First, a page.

The Whirlwind of the Paguebot des Mers du Sud, Captain P. Saliz.
The Mauritius Price Current of 7th and 14th September* 1841, give the following notice of this remarkable phenomenon, and as it is most important to place a good account of it upon record, I have thought it right to print the Mauritius account, with the addition of what I have personally learnt from Captain Saliz.
"Captain Saliz of the French Ship Paquebot des Mers du Sud, who arrived here on Wednesday last from Bordeaux, which port he left on the 9th June, reports, that on the 8th August, he encountered in latitude 38° south and longitude 21° east (from Paris.) 23° 20' E. from London; while scudding before a tremendous sea, an awful whirlwind, which in a twinkling carried away her three sails furrowing them with flashes of light (without however either destruction or ignition,) carried away the two top-gallant masts, and shoved the ship to windward, throwing her on her beam ends to starboard, the water pouring over her bulwarks. In this perilous situation she lay for nearly half an hour, nor was she righted till she was again brought before the wind by means of a tarpaulin hung out from the fore rigging, and by cutting away the mizen mast, weather backstays, and shrouds of the main top mast, which fell, carrying along in its fall the head of the main mast. She scudded during the remainder of the gale under bare poles."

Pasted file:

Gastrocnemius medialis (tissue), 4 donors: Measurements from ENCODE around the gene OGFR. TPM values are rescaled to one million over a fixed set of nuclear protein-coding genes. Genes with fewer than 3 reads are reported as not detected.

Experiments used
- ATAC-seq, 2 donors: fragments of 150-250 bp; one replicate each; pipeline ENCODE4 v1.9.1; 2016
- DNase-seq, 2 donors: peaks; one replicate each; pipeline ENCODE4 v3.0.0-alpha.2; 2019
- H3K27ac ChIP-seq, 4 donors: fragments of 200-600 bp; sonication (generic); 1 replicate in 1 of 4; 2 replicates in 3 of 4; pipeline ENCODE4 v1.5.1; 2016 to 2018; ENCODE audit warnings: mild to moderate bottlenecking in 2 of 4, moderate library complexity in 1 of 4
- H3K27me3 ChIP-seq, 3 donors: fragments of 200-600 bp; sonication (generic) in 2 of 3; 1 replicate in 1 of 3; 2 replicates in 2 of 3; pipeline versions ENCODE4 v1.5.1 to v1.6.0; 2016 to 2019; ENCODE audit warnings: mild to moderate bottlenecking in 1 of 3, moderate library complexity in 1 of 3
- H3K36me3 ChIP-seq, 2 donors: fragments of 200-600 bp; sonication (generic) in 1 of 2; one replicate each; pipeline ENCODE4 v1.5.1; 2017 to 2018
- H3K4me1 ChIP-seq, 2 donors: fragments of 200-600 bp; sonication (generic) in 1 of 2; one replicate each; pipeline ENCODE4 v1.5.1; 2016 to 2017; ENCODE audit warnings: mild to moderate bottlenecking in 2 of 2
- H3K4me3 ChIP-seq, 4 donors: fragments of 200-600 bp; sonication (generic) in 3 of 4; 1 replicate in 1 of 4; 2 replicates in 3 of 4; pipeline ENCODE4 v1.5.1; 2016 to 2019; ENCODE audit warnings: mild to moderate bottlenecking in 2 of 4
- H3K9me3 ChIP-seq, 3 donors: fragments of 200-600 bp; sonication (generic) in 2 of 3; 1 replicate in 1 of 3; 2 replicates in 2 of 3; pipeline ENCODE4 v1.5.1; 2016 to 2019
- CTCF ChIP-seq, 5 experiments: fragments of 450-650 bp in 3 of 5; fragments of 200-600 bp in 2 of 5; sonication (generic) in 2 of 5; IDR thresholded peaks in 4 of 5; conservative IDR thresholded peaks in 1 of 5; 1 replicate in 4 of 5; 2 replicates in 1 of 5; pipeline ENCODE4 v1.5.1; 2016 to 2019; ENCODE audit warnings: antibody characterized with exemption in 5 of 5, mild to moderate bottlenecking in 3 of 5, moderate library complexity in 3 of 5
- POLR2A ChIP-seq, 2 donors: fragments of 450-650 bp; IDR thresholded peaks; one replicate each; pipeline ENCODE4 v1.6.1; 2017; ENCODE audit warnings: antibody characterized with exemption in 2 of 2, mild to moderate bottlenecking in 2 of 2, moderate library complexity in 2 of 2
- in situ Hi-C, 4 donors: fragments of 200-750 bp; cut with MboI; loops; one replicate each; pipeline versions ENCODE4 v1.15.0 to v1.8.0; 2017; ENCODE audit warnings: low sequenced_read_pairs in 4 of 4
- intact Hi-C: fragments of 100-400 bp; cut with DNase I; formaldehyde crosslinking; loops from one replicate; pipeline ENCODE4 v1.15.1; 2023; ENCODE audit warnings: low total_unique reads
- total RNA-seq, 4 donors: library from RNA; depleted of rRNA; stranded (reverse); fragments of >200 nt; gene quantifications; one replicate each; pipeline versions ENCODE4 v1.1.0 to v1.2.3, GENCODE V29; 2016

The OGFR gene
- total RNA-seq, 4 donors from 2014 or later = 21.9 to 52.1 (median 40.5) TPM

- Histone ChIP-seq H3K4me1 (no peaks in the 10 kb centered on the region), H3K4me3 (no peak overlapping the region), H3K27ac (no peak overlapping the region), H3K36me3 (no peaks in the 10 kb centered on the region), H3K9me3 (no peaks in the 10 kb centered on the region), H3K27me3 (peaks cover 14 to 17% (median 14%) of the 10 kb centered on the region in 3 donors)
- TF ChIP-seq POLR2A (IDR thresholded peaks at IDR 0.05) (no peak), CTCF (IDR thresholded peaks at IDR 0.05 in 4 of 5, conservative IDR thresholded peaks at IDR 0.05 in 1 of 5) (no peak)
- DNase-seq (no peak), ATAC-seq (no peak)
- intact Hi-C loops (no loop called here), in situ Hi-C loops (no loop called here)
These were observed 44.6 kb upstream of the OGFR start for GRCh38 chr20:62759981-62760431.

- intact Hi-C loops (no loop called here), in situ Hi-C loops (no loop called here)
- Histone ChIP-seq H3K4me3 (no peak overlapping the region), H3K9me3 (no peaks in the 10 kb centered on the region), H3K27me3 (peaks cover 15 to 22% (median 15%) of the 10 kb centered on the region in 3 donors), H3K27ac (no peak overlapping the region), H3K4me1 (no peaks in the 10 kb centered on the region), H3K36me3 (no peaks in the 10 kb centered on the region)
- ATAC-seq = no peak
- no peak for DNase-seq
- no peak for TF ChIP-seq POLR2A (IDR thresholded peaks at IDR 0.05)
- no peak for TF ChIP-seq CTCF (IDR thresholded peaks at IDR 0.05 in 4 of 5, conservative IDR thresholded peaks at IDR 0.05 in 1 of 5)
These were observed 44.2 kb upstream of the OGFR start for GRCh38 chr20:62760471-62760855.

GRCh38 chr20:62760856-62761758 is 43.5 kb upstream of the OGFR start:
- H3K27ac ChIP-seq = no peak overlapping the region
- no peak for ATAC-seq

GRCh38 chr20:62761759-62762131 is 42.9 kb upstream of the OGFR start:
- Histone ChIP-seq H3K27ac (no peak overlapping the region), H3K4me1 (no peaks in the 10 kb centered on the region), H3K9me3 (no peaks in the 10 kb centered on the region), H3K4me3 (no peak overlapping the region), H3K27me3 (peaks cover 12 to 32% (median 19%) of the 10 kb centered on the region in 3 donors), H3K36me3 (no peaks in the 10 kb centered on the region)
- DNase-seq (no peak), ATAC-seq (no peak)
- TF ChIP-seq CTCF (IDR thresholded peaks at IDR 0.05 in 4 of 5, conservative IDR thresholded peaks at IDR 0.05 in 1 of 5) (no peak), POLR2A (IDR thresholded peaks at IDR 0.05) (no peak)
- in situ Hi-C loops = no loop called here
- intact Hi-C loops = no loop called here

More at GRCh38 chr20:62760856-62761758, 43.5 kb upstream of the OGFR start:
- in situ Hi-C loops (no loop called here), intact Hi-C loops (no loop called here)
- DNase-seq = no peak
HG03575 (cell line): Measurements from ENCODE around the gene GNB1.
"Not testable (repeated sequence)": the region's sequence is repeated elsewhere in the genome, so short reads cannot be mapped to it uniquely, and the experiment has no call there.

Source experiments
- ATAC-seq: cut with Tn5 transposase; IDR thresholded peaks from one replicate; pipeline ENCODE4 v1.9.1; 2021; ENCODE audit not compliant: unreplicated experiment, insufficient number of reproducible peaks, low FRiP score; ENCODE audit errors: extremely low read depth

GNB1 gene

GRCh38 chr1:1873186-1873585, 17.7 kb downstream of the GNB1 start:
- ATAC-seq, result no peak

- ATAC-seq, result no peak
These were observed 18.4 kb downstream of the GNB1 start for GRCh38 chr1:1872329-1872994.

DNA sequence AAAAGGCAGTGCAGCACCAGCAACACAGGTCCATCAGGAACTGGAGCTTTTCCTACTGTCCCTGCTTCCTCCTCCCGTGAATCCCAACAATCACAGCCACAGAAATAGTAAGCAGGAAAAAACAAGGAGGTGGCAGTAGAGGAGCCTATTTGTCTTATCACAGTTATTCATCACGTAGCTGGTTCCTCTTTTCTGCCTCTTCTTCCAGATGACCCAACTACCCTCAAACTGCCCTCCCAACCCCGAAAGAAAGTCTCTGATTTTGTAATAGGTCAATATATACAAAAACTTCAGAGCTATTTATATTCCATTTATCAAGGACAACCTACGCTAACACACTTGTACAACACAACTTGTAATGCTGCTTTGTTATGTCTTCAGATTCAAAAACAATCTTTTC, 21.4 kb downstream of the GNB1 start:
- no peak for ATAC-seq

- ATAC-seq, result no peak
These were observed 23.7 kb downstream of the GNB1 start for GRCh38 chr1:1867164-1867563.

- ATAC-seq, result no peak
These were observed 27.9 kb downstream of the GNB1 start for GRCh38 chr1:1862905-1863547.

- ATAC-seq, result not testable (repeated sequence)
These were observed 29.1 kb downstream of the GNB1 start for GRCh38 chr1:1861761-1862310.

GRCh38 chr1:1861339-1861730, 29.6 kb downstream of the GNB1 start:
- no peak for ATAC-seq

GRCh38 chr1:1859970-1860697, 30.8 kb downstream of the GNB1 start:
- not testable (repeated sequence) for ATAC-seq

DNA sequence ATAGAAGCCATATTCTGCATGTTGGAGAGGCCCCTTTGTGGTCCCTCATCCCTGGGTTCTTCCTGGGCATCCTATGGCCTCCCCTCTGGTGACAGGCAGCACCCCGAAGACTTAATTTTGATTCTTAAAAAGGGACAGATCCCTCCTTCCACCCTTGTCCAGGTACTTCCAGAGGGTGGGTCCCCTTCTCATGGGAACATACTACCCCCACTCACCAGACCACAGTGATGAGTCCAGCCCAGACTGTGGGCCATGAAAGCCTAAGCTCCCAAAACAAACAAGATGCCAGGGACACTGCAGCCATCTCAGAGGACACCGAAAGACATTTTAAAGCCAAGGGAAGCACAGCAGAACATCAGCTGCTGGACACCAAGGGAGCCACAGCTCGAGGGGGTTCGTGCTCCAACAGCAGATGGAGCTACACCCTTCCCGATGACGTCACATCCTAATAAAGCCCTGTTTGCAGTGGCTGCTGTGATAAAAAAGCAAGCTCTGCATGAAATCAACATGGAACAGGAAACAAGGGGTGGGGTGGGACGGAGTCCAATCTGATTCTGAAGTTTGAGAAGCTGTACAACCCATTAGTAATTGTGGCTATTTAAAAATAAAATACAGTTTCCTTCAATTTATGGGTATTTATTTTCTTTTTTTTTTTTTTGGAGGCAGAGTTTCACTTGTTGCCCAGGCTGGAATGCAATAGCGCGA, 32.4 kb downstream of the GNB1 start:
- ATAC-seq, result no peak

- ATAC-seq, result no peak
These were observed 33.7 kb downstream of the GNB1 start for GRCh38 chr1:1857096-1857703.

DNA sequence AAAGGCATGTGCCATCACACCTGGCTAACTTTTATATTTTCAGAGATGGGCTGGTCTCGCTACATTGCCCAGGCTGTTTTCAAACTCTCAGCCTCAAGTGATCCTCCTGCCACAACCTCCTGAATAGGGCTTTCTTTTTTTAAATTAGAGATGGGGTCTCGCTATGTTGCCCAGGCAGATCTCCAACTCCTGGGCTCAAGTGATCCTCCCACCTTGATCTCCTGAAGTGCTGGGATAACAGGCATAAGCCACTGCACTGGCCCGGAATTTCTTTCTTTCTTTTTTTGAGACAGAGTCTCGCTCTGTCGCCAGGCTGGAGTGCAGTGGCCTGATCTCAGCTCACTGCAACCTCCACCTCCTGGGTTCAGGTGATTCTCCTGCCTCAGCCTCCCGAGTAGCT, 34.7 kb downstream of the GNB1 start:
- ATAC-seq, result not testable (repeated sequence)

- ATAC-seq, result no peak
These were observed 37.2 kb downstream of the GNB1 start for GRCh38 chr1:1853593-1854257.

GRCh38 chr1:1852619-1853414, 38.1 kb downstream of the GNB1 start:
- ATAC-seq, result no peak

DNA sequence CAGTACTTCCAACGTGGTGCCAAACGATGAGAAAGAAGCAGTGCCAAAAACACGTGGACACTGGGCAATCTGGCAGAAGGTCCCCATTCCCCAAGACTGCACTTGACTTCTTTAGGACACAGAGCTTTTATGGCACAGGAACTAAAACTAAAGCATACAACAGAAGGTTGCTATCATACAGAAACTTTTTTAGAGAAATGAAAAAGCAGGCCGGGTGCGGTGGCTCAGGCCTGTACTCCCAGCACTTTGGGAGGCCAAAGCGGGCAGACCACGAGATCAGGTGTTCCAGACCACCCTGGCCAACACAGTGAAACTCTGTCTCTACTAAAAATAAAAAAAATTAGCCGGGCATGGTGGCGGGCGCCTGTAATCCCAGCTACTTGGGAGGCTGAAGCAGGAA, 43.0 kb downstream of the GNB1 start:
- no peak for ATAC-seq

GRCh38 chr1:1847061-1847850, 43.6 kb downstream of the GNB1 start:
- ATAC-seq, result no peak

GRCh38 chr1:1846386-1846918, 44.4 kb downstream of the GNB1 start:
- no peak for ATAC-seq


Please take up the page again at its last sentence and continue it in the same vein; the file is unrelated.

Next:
In addition to this notice, Captain Saliz, who is a gentleman of education and long nautical experience, with great intelligence, has obligingly favoured me with his log book, and with replies to many questions addressed to him, from which I collect, in addition to what is stated above, the following particulars.
He was on the 8th August at noon in Lat. 38° 28' S. Long, by Chr. 19° 57'F. from Paris, 22° 17'E. from London Bar. at 27.5 French (28.00 Eng.) steering to the SE. i E. with wind from the North, to which it had veered from the NE. at midnight preceding. Sea heavy from NE. and at times from the NW. heavy squalls; sea very high from
• Th« P. C. of the 14th contains some corrections which are made here.